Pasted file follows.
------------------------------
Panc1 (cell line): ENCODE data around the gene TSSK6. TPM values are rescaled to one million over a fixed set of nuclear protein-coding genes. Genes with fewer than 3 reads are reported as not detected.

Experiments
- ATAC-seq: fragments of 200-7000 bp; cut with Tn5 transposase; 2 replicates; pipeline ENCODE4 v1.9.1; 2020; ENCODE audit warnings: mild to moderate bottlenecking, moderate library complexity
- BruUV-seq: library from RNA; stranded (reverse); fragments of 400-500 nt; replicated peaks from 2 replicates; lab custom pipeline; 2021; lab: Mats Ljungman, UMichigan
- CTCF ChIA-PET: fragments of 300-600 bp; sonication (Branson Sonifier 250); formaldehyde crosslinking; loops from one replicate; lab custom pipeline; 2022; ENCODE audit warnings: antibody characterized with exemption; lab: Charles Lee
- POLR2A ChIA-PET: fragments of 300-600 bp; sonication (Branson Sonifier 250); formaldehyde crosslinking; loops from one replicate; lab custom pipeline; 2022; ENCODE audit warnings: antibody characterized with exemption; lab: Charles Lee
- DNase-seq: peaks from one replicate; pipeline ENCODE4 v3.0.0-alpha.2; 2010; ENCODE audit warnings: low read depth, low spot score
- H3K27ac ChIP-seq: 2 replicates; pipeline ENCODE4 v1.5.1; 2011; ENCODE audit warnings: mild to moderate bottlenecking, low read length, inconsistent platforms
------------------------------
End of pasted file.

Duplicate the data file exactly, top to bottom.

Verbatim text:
Panc1 (cell line): ENCODE data around the gene TSSK6. TPM values are rescaled to one million over a fixed set of nuclear protein-coding genes. Genes with fewer than 3 reads are reported as not detected.

Experiments
- ATAC-seq: fragments of 200-7000 bp; cut with Tn5 transposase; 2 replicates; pipeline ENCODE4 v1.9.1; 2020; ENCODE audit warnings: mild to moderate bottlenecking, moderate library complexity
- BruUV-seq: library from RNA; stranded (reverse); fragments of 400-500 nt; replicated peaks from 2 replicates; lab custom pipeline; 2021; lab: Mats Ljungman, UMichigan
- CTCF ChIA-PET: fragments of 300-600 bp; sonication (Branson Sonifier 250); formaldehyde crosslinking; loops from one replicate; lab custom pipeline; 2022; ENCODE audit warnings: antibody characterized with exemption; lab: Charles Lee
- POLR2A ChIA-PET: fragments of 300-600 bp; sonication (Branson Sonifier 250); formaldehyde crosslinking; loops from one replicate; lab custom pipeline; 2022; ENCODE audit warnings: antibody characterized with exemption; lab: Charles Lee
- DNase-seq: peaks from one replicate; pipeline ENCODE4 v3.0.0-alpha.2; 2010; ENCODE audit warnings: low read depth, low spot score
- H3K27ac ChIP-seq: 2 replicates; pipeline ENCODE4 v1.5.1; 2011; ENCODE audit warnings: mild to moderate bottlenecking, low read length, inconsistent platforms